7 © Peter Andreae COMP 102 9:7 “Wishing Programming" public class HouseDrawer{ /** Draw a street of multi-story houses */ public void drawStreet( ){ double road = 400; // vertical position of bottom of houses // draw a house at ( 50, 400), of random height this.drawHouse( 50, road, (100+Math.random()*50) ); // draw a house at (100, 400), of random height this.drawHouse( 100, road, (100+Math.random()*50) ); : } } When there isn't a method to do what you want, wish for one! Make up a descriptive method name Work out what values it will need Call it on the same object Then go and define the method Have to be your own fairy godmother!!

8 © Peter Andreae COMP 102 9:8 Fulfilling the wish: defining the method public class HouseDrawer{ : public void drawStreet( ){ … : } /** Draw a multi-story house with windows */ public void drawHouse(double mid, double bot, double ht){ // Draw the rectangle of the house and the roof UI.drawRect(…….); UI.drawLine(…….); // Draw the windows } }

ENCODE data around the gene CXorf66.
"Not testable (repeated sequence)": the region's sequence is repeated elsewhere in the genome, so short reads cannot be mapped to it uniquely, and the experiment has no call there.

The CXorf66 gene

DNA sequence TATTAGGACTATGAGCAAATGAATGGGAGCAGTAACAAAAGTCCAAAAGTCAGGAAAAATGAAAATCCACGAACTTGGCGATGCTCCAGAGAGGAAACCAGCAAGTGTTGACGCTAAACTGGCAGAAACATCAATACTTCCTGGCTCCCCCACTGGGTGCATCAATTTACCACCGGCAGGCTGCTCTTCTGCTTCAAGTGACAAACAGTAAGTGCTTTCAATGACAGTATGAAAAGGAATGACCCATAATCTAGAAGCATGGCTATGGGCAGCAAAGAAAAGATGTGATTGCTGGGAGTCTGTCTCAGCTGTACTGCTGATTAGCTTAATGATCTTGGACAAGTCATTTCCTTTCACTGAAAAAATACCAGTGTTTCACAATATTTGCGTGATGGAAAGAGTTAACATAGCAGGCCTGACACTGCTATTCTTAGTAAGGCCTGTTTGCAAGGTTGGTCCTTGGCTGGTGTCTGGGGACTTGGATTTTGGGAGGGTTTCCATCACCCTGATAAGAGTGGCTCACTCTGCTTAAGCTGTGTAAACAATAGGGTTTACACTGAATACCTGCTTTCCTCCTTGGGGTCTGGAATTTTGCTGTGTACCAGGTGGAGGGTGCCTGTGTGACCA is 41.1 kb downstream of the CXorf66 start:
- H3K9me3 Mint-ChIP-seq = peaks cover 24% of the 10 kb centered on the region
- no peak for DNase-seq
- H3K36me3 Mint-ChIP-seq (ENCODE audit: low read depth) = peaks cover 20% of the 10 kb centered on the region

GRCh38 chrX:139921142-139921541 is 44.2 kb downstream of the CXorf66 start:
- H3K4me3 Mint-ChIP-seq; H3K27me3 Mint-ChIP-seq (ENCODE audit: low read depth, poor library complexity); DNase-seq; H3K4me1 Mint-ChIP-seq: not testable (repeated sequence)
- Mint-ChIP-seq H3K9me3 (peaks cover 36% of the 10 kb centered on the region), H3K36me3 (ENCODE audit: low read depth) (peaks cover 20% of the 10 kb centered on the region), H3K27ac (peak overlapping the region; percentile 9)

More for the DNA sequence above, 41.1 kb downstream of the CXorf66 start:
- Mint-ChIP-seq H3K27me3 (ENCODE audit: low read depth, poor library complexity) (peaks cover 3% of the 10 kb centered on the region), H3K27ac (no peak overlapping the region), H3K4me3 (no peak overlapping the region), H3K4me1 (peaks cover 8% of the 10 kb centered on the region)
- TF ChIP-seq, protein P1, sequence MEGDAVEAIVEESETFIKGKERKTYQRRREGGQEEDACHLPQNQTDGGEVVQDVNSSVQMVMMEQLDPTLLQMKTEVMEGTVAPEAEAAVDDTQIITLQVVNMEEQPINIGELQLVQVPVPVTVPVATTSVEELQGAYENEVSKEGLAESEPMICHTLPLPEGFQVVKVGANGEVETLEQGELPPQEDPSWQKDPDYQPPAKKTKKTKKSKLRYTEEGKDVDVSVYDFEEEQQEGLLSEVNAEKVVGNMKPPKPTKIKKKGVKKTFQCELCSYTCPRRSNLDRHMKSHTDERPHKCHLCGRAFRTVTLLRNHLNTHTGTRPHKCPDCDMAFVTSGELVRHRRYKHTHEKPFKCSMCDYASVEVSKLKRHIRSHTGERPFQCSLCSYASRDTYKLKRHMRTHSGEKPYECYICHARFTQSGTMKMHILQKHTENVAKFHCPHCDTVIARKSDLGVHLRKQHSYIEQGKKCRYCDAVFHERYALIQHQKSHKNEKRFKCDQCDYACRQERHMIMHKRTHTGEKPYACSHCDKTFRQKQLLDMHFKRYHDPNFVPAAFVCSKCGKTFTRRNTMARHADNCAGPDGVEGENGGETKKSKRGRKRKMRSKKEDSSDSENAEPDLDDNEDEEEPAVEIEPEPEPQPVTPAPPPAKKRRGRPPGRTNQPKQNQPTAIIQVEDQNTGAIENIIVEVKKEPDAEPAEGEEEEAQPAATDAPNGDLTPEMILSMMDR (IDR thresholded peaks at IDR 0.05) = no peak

9 © Peter Andreae COMP 102 9:9 Drawing the outline public class HouseDrawer{ public static final double houseWd = 46; : public void drawStreet( ){ … : /** Draw a multi-story house with windows */ public void drawHouse(double mid, double bot, double ht){ // Draw the rectangle of the house and the roof double left = mid – houseWd/2.0; double right = mid + houseWd/2.0; double top = bot - ht; double tip = top – houseWd*0.7; UI.drawRect( left, top, houseWd, ht); UI.drawLine( left, top, mid, tip); UI.drawLine( right, top, mid, tip); // Draw the windows } } Work out what variables and constants we need, (mid,bot) ht wd Use them. Declare and initialise them,

10 © Peter Andreae COMP 102 9:10 Wishing for windows public class HouseDrawer{ : public void drawHouse(double mid, double bot, double ht){ double left = mid – houseWd/2; double right = mid + houseWd/2; double top = bot – ht; double tip = top – houseWd*2/3; UI.drawRect( left, top, houseWd, ht); UI.drawLine( left, top, mid, tip); UI.drawLine( right, top, mid, tip); // Draw the windows: this.drawWindow(….); } } (mid,bot) ht wd "Wish" for a drawWindow method How do we specify a window? - what could vary from window to window?